Approach-avoidance, attentional and evaluation biases in hair pulling disorder and their relationship with symptom severity

Joyce Maas*, Ger P. J. Keijsers, Mike Rinck, Eni S. Becker

*Corresponding author for this work

Research output: Contribution to journalArticleScientificpeer-review

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Abstract

The present study examined approach-avoidance, attentional and evaluation biases in Hair Pulling Disorder (HPD). Although none of the tasks showed indications of biased action tendencies in response to hair pulling-related pictures, or biased attention for hair pulling-related words, we found that patients were slower to react to hair pulling-related stimuli than to neutral stimuli. This slowing down may indicate that patients are ambivalent towards hair pulling. This ambivalence positively correlated with HPD symptom severity, but only on one of the three severity measures we assessed. Concerning action tendencies towards hair pulling-related words, patients were, however, faster to react to hair pulling-related words when compared to words related to resisting hair pulling. Future research is needed to disentangle this ambivalent response pattern in HPD.

Original languageEnglish
Pages (from-to)743-753
JournalJournal of Cognitive Psychology
Volume30
Issue number7
DOIs
Publication statusPublished - 2018

Keywords

  • Hair pulling disorder
  • approach-avoidance bias
  • evaluation bias
  • attentional bias
  • RANDOMIZED CONTROLLED-TRIAL
  • BEHAVIOR-THERAPY
  • TRICHOTILLOMANIA
  • IMPLICIT
  • RESPONSES
  • DRINKERS
  • CUES

Cite this

Maas, Joyce ; Keijsers, Ger P. J. ; Rinck, Mike ; Becker, Eni S. / Approach-avoidance, attentional and evaluation biases in hair pulling disorder and their relationship with symptom severity. In: Journal of Cognitive Psychology. 2018 ; Vol. 30, No. 7. pp. 743-753.
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title = "Approach-avoidance, attentional and evaluation biases in hair pulling disorder and their relationship with symptom severity",
abstract = "The present study examined approach-avoidance, attentional and evaluation biases in Hair Pulling Disorder (HPD). Although none of the tasks showed indications of biased action tendencies in response to hair pulling-related pictures, or biased attention for hair pulling-related words, we found that patients were slower to react to hair pulling-related stimuli than to neutral stimuli. This slowing down may indicate that patients are ambivalent towards hair pulling. This ambivalence positively correlated with HPD symptom severity, but only on one of the three severity measures we assessed. Concerning action tendencies towards hair pulling-related words, patients were, however, faster to react to hair pulling-related words when compared to words related to resisting hair pulling. Future research is needed to disentangle this ambivalent response pattern in HPD.",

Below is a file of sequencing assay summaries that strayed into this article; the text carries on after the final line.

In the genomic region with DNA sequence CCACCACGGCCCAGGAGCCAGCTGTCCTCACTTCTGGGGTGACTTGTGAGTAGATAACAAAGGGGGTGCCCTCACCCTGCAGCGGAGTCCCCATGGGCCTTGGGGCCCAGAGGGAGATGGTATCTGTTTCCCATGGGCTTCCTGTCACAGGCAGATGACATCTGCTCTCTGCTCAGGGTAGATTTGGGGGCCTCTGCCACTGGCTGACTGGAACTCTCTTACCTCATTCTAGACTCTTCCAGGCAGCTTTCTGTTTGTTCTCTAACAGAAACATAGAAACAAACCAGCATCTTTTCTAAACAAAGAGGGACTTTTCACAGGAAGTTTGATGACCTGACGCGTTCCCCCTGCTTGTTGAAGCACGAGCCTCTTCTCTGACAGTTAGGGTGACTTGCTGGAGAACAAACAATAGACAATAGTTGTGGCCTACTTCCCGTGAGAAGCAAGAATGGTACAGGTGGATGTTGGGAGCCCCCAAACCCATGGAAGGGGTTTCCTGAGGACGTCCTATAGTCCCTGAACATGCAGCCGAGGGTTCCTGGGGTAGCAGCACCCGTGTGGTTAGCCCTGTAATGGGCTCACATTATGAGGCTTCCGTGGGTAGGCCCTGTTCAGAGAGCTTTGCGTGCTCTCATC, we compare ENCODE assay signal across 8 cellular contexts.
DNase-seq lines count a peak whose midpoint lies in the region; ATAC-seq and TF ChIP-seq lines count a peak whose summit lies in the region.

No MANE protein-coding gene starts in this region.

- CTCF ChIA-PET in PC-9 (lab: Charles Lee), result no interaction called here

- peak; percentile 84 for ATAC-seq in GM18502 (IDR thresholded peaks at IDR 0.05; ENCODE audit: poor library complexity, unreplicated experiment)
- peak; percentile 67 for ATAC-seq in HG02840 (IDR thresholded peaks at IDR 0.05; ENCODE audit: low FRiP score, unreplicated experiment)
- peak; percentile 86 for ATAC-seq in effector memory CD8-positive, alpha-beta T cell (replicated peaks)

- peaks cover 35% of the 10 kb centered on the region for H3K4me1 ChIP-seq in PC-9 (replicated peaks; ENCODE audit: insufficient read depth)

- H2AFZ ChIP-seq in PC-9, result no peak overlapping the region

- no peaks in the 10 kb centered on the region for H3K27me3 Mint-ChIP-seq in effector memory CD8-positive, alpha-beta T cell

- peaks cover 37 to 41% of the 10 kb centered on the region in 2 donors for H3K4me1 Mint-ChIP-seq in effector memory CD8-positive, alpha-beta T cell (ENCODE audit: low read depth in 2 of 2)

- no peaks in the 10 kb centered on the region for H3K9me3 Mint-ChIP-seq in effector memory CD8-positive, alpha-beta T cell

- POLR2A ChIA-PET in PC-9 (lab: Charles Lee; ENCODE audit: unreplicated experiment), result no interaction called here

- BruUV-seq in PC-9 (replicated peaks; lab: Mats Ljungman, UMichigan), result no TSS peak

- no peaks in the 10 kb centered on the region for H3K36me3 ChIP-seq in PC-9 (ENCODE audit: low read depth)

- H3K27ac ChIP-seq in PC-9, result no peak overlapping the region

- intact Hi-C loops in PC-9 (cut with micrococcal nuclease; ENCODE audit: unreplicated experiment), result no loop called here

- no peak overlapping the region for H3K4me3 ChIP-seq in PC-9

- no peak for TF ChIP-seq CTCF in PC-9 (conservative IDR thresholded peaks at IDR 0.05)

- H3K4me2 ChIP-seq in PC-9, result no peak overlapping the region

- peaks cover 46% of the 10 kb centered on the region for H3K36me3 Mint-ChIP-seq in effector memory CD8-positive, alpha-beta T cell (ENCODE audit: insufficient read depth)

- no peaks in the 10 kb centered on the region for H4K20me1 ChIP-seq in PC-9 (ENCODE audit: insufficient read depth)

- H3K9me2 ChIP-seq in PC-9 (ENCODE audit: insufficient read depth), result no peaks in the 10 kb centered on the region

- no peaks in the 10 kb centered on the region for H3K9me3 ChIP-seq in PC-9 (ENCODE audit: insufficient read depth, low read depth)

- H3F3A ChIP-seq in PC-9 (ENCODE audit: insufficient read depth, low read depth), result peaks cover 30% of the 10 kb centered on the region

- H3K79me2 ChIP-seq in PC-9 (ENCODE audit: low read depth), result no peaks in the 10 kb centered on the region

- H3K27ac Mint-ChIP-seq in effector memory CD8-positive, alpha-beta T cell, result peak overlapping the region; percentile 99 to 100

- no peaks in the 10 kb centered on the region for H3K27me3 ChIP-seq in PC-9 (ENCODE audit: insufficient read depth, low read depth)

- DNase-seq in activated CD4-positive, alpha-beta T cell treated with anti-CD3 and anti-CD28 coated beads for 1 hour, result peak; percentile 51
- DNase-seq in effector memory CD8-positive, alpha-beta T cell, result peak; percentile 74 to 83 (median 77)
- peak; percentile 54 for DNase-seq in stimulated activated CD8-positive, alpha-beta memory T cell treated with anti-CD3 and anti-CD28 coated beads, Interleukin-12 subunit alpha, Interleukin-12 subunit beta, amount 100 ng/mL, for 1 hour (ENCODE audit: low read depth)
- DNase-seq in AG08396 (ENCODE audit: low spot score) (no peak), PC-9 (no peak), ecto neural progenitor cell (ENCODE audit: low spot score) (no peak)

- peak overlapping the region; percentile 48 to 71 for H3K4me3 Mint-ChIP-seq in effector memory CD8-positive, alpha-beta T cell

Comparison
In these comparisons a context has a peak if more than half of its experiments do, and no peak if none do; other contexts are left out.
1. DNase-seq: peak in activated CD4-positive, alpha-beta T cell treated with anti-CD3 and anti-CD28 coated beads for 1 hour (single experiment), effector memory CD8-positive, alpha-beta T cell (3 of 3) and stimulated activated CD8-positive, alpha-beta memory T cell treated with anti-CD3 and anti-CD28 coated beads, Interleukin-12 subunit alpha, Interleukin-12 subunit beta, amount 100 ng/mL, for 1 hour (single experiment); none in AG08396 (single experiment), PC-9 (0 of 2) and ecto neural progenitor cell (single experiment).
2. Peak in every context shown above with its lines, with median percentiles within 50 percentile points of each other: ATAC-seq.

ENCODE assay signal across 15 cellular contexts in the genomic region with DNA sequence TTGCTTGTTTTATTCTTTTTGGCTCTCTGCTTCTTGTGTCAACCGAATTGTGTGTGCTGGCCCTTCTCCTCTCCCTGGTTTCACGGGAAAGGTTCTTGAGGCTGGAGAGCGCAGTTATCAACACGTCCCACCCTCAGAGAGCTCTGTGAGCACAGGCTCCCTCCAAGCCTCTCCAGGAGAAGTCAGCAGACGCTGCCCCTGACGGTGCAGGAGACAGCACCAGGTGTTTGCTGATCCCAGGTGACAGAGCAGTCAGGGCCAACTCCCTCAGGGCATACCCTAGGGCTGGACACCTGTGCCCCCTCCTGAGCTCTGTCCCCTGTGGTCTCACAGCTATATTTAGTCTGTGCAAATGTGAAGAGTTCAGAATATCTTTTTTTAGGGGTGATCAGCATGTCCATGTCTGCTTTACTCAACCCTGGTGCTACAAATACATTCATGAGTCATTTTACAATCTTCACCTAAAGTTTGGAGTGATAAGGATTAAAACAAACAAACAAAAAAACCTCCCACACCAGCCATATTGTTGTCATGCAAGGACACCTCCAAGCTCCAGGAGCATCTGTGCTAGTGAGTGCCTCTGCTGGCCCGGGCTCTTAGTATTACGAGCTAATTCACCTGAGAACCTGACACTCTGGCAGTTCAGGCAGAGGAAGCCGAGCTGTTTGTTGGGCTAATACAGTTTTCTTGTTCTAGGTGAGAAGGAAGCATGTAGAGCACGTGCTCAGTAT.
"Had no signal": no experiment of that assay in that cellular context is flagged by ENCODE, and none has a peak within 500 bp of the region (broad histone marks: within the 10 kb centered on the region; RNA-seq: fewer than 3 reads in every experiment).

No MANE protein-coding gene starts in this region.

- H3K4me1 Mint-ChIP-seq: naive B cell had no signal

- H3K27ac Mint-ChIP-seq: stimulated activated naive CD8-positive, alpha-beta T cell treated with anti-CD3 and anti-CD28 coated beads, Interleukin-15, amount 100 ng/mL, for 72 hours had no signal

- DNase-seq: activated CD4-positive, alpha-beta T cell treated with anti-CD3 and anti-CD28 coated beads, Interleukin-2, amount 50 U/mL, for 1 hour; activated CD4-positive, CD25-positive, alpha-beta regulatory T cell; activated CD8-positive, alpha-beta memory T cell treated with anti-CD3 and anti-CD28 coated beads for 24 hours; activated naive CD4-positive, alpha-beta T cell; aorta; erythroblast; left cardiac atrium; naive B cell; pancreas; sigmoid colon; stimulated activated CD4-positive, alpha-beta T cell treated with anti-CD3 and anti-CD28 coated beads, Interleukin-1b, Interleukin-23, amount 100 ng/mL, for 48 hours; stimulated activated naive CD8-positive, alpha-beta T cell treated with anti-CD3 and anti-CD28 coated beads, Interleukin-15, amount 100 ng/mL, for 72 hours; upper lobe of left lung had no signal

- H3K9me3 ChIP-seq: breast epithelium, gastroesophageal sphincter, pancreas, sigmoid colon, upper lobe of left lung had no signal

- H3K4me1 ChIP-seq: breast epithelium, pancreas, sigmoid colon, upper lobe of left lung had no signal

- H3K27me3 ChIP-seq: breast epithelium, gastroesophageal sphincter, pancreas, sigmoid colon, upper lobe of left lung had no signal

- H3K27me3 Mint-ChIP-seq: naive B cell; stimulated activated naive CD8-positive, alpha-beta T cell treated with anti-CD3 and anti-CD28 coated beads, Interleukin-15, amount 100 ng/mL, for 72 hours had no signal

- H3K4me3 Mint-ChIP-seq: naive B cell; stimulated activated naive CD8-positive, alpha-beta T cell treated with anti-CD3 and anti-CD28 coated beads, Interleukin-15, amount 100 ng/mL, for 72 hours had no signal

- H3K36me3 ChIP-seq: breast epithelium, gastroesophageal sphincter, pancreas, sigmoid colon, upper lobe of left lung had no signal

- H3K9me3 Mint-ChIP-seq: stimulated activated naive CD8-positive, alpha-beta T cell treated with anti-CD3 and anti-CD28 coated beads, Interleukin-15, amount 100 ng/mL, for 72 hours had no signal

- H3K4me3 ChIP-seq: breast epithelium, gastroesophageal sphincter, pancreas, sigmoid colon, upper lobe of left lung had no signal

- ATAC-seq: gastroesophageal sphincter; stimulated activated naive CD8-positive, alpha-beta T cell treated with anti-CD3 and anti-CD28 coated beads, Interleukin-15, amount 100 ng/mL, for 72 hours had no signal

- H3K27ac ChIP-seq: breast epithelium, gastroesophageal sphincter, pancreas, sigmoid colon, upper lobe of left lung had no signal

keywords = "Hair pulling disorder, approach-avoidance bias, evaluation bias, attentional bias, RANDOMIZED CONTROLLED-TRIAL, BEHAVIOR-THERAPY, TRICHOTILLOMANIA, IMPLICIT, RESPONSES, DRINKERS, CUES",
author = "Joyce Maas and Keijsers, {Ger P. J.} and Mike Rinck and Becker, {Eni S.}",
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Approach-avoidance, attentional and evaluation biases in hair pulling disorder and their relationship with symptom severity. / Maas, Joyce; Keijsers, Ger P. J.; Rinck, Mike; Becker, Eni S.

In: Journal of Cognitive Psychology, Vol. 30, No. 7, 2018, p. 743-753.

Research output: Contribution to journalArticleScientificpeer-review

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AB - The present study examined approach-avoidance, attentional and evaluation biases in Hair Pulling Disorder (HPD). Although none of the tasks showed indications of biased action tendencies in response to hair pulling-related pictures, or biased attention for hair pulling-related words, we found that patients were slower to react to hair pulling-related stimuli than to neutral stimuli. This slowing down may indicate that patients are ambivalent towards hair pulling. This ambivalence positively correlated with HPD symptom severity, but only on one of the three severity measures we assessed. Concerning action tendencies towards hair pulling-related words, patients were, however, faster to react to hair pulling-related words when compared to words related to resisting hair pulling. Future research is needed to disentangle this ambivalent response pattern in HPD.

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